Shimon Peres, pub crawler?
JERUSALEM (AP) _ It’s nearly midnight and Shimon Peres, clad in a fashionable black leather jacket, casually strolls down a sidewalk in downtown Jerusalem, the heart of the city’s nightlife. Like a rock star with groupies, he is followed by dozens of journalists and aides as he meets and greets the young partiers of the city.
This is grass-roots politics at its finest, but with a twist. Apparently, in order to court Israel’s young voters, the ruling Kadima Party decided to dispatch Israel’s oldest and longest-serving member of parliament.
For one night, Peres, who will turn 83 in August, was neither the former prime minister of Israel nor a Nobel Peace Prize winner. He was Peres the party animal. Bar-hopping between a half-dozen clubs and pubs, he mingled, threw down beers (he said Carlsberg is his favorite) and urged Israel’s young people to get involved in politics.
The organizers of last week’s pub-crawl said Peres was the obvious candidate to spearhead the “get out the youth vote” event.
“I always say I’m the second youngest person on the Kadima list,” said Yoel Hasson, who at 32 will likely be “the kid” among the party’s members of parliament after March 28 elections. “He (Peres) is the eternal youngster.”
Out on the town, it seemed that way. The beer flowed freely as Peres camped out on a bar stool or flopped on a couch, chatting up the young men — and flirting with the ladies. He moved on to the next stop only at the behest of his security detail and entourage, leaving behind a swooning crowd at each departure.
“He looks great,” an attractive young woman said.
“He’s a legend,” said another.
Asked when he last partied, Peres devilishly snapped back, “I do this everyday,” drawing a laugh from the surrounding mass.
The old Peres charm was working overtime as he wooed potential voters, most of whom were a quarter his age. Outside one of the bars, a young woman nervously approached and introduced herself. Peres looked her in the eyes, gently held her hand in his palm and asked her name.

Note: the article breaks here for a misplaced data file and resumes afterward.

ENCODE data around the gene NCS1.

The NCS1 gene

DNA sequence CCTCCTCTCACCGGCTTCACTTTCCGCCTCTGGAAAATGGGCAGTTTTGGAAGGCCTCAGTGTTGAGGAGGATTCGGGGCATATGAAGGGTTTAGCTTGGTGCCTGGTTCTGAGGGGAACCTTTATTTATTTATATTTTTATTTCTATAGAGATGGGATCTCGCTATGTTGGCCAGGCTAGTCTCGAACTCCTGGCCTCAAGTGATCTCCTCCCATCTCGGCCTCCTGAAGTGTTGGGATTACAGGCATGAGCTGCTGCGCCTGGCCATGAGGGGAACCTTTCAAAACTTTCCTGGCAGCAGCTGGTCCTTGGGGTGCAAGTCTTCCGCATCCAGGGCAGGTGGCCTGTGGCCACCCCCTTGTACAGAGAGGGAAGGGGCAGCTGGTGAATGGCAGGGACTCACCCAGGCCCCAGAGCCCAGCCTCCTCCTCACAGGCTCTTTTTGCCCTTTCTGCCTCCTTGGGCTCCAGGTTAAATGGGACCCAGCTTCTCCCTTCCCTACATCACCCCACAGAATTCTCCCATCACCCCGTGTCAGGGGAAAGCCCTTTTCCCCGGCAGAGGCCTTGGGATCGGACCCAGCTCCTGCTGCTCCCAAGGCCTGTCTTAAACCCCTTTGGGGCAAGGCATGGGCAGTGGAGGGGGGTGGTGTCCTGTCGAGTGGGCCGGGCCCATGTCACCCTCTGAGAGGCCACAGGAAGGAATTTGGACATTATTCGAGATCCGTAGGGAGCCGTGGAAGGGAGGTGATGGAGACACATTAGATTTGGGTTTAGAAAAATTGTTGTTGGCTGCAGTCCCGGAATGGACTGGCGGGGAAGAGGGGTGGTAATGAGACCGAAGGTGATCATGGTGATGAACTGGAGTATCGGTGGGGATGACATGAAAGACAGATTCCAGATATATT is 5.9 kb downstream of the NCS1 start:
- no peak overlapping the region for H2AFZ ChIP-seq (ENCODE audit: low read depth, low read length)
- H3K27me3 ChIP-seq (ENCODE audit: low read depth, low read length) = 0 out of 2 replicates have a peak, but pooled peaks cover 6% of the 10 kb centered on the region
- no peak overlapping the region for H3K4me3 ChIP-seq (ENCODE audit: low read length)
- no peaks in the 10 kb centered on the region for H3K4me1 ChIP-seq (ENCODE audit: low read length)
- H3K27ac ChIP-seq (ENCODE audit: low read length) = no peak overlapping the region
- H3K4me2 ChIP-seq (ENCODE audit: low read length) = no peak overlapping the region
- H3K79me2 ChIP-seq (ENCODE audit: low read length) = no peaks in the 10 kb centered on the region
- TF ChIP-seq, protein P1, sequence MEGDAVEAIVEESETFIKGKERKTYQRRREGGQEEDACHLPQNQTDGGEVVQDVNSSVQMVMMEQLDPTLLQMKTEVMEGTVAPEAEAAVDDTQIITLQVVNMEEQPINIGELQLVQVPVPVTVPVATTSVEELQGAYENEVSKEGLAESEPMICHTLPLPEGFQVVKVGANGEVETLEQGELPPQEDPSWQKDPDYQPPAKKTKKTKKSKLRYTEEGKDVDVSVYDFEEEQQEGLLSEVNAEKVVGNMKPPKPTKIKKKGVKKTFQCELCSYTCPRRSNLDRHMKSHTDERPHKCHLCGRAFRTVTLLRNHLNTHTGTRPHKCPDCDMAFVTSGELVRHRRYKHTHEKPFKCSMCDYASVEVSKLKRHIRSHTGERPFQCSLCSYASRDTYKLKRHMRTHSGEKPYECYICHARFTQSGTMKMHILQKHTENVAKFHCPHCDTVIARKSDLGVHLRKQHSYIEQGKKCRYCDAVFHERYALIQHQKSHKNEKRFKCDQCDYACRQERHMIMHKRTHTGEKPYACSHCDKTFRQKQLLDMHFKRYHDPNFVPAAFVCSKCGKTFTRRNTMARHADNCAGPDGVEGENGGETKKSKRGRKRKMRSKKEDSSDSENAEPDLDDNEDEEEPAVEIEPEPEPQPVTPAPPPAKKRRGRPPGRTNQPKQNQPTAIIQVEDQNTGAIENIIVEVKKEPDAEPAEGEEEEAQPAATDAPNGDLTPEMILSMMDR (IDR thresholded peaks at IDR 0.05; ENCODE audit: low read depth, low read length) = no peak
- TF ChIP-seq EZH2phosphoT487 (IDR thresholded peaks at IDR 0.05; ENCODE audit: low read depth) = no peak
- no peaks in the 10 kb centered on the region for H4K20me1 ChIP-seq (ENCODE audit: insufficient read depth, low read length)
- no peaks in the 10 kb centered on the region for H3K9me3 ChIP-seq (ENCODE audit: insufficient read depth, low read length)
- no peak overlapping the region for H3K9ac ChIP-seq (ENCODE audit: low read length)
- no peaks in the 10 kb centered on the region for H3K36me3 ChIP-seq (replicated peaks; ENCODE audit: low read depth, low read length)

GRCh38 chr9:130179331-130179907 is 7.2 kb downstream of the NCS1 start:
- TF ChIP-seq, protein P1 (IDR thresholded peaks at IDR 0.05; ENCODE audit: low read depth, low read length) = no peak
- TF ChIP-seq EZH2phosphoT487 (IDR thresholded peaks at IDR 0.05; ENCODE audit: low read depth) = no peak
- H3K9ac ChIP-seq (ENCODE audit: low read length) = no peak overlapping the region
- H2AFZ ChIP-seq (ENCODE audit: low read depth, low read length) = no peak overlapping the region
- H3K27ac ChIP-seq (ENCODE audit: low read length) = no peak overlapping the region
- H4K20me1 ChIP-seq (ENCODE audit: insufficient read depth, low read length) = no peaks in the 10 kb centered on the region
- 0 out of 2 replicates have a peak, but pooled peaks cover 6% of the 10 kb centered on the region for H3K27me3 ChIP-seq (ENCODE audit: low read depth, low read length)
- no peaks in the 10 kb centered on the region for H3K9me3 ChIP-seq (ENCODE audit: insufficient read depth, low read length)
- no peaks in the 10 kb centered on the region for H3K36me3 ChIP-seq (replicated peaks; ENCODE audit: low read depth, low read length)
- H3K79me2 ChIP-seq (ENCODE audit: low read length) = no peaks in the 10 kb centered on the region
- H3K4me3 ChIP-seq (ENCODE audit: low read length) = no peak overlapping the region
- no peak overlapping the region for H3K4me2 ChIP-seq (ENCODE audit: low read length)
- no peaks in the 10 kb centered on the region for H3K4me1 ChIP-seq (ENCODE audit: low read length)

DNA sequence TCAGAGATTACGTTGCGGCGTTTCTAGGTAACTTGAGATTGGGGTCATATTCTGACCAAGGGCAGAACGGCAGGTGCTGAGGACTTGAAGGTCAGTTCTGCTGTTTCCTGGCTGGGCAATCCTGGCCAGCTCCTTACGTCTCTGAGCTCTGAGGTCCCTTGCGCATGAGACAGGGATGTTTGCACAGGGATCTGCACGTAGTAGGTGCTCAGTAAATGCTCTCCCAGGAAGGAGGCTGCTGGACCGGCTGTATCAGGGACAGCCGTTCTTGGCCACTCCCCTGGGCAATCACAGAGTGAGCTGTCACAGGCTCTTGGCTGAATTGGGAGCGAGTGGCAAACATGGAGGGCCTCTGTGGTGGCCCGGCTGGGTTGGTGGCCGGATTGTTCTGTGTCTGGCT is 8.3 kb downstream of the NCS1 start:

“It’s Reut,” she said. “You probably don’t remember, but I shook your hand once when I was a little girl.”
“I’m glad to see you’ve grown up, and grown up nicely,” he said, smiling.
Reut giggled shyly before grabbing her cell phone and excitedly updating a friend about the encounter. Another vote in the bag, it would seem.
On and on it went, bar after bar, patrons calling out his name and clinking their glasses against his. “Le’Haim,” Peres said, in his baritone voice — the Hebrew equivalent of “Cheers.”
Peres’ veteran political skills came in handy when he was faced with an ambush outside one of the bars. Some activists from the Labor party — which he left to join Kadima — gathered and mocked Peres, chanting the name of party leader Amir Peretz and calling for Peres to “come home.”
Some of the activists even reportedly handed out condoms with a picture of acting Prime Minister Ehud Olmert — head of the Kadima Party — and the slogan, “Olmert is screwing the youngsters.”
But even this didn’t phase Peres, who easily sidestepped the group, retaining his glow and moving on to a more favorable locale, his last of the evening: a wine cellar called Adom. As Peres sipped a glass of red wine, Yoram Dori, his closest adviser for 15 years, looked on in amazement.
“He’s not a man, he’s a phenomenon,” he said, shaking his head.
Their day began before 9 a.m. at an event near Eilat, at Israel’s southern tip. An early-morning meeting was scheduled for the following day. As Peres walked out, Dolly Parton’s “9 to 5” blared in the background. It seemed no tune could be less appropriate for the former prime minister.
Dori said Peres gets by with five hours of sleep a night — and wouldn’t have it any other way.
“He loves this, it’s his taste of life,” he said. “He’s young — there’s a chronological age and a mental age. Chronologically he is very old, but mentally he’s very young.”